UEFA will refund Liverpool fans for chaotic 2022 Champions League final held in Paris – Screen Shot
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UEFA will refund Liverpool fans for chaotic 2022 Champions League final held in Paris

Only weeks ago, the Union of European Football Associations (UEFA) admitted that it bears “primary responsibility” for the catastrophic organisational and safety failures that turned last season’s Champions League final into a traumatic experience for many supporters.

Now, it’s revealed plans to refund all Liverpool fans’ tickets from the final between Liverpool and Real Madrid after it “almost led to a disaster” outside the Stade de France in Paris. The refund scheme will cover all of the Liverpool allocation (19,618 tickets) with supporters receiving the full cost of their ticket back from European football’s governing body.

Prices ranged from £59.40 up to a whopping £585.70 for a seat at the chaotic final. The heart of the report—which came from UEFA itself—is a conclusion that it had “marginalised” its own safety and security unit, headed by Zeljko Pavlica, a close friend of UEFA President Aleksander Ceferin.

The report also strongly rejected claims made persistently by UEFA as well as the French police and government ministers, that thousands of Liverpool fans without valid tickets caused the problems. There was no evidence to support such claims, which were made in a “reprehensible” attempt by the authorities to avoid responsibility.

Liverpool were involved in the process that led to this latest decision, having had active influence on discussions from the start. Fans of the team were indiscriminately sprayed with tear gas, leading to crushes around the stadium before the game.

The final, which Real Madrid won 1-0, was delayed by 38 minutes due to crowd issues, with supporters inside the stadium told a “security issue” was to blame for the late running.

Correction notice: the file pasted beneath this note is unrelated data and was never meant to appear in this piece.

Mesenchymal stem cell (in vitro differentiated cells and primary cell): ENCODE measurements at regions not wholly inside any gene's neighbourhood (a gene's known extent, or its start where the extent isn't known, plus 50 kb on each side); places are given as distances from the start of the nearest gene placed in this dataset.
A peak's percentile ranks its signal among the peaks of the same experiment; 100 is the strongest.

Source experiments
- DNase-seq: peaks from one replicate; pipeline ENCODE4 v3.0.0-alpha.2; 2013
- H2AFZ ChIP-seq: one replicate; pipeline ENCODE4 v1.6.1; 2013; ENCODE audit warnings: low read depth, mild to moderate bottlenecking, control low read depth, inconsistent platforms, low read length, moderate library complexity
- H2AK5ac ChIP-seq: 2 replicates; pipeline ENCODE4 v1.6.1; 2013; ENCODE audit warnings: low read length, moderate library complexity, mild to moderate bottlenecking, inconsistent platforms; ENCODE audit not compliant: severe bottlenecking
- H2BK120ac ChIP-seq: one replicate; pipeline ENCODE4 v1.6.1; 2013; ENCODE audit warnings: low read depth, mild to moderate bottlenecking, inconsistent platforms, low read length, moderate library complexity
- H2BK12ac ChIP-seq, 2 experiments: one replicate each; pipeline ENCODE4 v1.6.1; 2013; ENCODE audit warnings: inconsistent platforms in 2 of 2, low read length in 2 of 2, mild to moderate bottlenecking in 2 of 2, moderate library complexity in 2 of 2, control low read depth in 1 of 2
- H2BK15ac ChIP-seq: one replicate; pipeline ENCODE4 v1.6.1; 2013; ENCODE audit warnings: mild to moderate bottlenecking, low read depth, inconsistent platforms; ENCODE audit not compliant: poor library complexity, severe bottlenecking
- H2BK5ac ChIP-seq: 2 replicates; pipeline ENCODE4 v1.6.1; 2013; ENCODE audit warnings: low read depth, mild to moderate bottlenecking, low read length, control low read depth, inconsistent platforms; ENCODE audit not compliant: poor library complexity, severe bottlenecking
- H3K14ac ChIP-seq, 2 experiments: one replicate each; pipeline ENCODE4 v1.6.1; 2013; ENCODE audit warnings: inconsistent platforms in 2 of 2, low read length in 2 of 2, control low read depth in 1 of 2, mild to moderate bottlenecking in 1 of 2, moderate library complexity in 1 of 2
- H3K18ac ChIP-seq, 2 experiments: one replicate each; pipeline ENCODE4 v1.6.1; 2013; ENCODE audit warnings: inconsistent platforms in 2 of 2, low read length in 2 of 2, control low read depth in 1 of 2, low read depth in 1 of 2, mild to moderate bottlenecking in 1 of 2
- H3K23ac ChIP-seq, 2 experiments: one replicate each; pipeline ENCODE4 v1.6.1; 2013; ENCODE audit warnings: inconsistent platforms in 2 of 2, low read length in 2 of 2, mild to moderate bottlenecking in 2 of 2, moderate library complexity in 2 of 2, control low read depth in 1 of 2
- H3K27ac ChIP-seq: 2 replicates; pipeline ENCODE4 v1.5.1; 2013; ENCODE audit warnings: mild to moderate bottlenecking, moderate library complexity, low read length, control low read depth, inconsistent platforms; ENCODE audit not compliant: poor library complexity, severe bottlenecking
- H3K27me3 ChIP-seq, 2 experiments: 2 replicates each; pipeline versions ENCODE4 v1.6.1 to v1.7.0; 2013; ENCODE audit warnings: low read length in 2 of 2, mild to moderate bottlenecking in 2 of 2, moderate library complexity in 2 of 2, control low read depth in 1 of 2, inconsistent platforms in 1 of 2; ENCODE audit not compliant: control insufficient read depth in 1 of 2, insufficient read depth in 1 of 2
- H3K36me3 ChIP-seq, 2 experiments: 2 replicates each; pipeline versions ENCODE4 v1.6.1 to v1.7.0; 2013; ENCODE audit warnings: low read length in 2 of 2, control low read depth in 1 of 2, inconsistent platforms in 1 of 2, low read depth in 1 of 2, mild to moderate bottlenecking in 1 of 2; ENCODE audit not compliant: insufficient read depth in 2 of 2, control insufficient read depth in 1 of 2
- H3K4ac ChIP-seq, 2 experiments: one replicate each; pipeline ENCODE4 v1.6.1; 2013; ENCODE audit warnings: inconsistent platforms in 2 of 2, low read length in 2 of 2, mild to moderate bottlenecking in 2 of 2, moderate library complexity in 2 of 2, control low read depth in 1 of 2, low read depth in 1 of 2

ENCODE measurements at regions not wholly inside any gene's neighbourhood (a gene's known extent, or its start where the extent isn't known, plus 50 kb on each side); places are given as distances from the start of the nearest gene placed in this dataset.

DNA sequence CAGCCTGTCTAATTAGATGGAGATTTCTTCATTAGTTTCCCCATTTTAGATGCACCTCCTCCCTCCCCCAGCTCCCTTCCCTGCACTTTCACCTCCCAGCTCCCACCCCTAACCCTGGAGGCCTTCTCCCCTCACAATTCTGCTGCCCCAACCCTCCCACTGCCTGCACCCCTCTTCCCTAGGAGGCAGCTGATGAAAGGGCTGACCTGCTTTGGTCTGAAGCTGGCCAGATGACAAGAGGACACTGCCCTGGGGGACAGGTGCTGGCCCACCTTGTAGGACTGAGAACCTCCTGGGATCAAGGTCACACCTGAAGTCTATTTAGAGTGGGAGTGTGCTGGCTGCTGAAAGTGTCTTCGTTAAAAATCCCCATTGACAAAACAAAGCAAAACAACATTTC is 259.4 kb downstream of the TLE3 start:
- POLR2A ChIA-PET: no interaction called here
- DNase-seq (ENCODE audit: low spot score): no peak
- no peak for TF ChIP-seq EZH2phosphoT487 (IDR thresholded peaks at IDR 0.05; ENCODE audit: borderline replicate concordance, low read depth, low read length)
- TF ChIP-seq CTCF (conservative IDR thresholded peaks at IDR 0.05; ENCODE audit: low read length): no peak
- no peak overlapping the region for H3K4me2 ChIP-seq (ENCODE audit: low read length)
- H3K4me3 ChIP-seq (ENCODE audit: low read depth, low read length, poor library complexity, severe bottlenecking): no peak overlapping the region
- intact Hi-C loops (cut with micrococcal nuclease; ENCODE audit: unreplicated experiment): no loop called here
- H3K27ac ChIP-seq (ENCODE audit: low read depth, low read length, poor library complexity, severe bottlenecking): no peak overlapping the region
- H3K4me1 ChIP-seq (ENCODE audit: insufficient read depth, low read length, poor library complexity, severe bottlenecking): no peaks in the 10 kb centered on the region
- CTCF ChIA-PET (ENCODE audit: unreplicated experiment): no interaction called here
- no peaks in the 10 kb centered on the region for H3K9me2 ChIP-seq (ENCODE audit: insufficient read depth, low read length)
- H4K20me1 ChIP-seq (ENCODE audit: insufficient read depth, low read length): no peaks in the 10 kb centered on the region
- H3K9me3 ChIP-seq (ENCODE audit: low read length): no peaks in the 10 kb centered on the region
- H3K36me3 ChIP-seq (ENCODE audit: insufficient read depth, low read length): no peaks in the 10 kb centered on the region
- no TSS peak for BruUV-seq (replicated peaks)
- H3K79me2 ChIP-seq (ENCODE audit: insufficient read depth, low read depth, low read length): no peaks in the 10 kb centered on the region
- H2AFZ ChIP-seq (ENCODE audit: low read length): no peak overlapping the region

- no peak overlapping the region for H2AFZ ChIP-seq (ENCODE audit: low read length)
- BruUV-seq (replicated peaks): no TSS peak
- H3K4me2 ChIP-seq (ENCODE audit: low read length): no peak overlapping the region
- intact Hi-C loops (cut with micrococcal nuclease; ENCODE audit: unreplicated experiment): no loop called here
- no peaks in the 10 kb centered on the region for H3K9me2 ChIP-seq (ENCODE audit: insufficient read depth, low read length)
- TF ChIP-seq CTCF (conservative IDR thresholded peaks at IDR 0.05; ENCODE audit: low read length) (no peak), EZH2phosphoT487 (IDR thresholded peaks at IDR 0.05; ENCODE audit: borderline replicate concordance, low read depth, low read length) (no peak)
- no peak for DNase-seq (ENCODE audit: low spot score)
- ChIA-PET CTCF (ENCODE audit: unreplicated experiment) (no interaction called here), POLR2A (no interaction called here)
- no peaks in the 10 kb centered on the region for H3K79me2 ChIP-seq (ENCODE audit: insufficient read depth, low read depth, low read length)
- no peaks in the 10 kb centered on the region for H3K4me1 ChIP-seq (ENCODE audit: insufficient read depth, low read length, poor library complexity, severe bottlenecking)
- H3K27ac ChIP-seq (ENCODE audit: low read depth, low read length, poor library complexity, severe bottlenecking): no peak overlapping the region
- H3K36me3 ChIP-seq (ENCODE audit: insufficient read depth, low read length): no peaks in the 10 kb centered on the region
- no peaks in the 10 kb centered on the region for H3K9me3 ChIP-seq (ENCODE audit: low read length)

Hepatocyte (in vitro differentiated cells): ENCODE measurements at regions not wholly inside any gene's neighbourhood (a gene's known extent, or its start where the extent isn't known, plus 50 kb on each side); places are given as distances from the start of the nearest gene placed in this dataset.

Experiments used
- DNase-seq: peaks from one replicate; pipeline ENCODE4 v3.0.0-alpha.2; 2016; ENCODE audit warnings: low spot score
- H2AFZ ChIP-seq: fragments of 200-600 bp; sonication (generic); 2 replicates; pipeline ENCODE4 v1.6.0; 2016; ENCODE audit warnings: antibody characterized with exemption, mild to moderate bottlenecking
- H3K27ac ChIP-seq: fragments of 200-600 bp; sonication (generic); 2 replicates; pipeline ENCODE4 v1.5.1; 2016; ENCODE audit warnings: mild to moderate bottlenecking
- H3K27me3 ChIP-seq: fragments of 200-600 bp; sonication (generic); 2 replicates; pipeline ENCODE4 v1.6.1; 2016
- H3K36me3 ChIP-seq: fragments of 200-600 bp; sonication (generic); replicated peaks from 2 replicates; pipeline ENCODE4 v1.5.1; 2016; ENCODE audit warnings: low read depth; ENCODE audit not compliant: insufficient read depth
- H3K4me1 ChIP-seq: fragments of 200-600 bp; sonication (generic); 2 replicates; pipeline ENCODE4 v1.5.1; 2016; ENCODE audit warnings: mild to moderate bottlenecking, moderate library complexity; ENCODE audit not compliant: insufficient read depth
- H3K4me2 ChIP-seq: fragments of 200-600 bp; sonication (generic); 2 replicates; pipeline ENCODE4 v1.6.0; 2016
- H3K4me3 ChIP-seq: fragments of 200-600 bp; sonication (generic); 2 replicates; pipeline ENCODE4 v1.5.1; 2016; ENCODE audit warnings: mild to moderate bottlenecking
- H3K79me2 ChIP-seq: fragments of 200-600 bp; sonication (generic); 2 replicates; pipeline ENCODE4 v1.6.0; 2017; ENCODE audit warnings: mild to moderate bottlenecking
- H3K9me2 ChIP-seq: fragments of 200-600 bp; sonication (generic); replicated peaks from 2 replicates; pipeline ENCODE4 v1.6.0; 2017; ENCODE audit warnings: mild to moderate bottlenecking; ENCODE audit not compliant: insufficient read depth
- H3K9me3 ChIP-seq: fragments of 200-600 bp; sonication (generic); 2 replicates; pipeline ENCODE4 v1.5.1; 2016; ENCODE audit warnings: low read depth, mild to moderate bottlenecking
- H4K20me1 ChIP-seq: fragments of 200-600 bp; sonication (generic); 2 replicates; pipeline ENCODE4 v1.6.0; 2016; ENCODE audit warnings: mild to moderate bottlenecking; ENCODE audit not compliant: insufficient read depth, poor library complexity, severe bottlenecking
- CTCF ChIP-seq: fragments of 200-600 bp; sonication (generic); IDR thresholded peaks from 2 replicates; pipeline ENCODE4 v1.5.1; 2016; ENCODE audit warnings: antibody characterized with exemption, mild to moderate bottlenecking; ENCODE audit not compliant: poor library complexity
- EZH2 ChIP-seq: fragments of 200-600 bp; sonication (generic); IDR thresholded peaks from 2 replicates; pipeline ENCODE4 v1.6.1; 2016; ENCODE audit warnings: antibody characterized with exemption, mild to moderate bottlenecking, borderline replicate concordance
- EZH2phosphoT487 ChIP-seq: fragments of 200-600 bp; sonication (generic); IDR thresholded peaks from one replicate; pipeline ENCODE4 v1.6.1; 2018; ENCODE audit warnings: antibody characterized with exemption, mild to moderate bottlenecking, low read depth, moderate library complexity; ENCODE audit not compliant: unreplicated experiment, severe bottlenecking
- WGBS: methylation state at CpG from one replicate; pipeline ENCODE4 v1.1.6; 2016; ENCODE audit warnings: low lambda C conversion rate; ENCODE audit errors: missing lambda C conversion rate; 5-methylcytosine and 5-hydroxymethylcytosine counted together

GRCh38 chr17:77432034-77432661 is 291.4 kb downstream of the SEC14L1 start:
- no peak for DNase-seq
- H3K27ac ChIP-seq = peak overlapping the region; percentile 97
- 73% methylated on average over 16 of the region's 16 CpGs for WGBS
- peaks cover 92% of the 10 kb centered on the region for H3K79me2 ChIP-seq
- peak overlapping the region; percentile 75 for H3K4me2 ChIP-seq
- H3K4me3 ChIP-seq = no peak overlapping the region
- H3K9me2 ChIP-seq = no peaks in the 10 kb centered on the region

According to Sky Sports, some Real Madrid fans will also be eligible for refunds, with anyone who did not access the stadium before the originally scheduled kick-off time (or at all) among those able to claim.

UEFA general secretary Theodore Theodoridis said: “We have taken into account a huge number of views expressed both publicly and privately and we believe we have devised a scheme that is comprehensive and fair.”

At least 125 killed in Indonesia football stampede. Is the stadium police to be blamed?

On Saturday 1 October 2022, an Indonesian derby game between rival clubs Persebaya Surabaya and Arema FC ended in a tragedy that saw 125 people killed and more than 320 others injured. Many have described the terrible incident as one of the world’s worst sporting disasters.

After the away team Persebaya Surabaya won the match 3-2, Arema supporters, angry at their team’s first at-home defeat by the rival club in 23 years, decided to storm the pitch of the Kanjuruhan Stadium in Malang Regency, East Java.

In an attempt to quell the invasion and disperse the agitated supporters, riot police officers fired tear gas at the crowd of the losing home side. It has since been reported that “thousands of Arema supporters invaded the pitch and threw bottles and other missiles at players and football officials,” as stated by Sky Sports.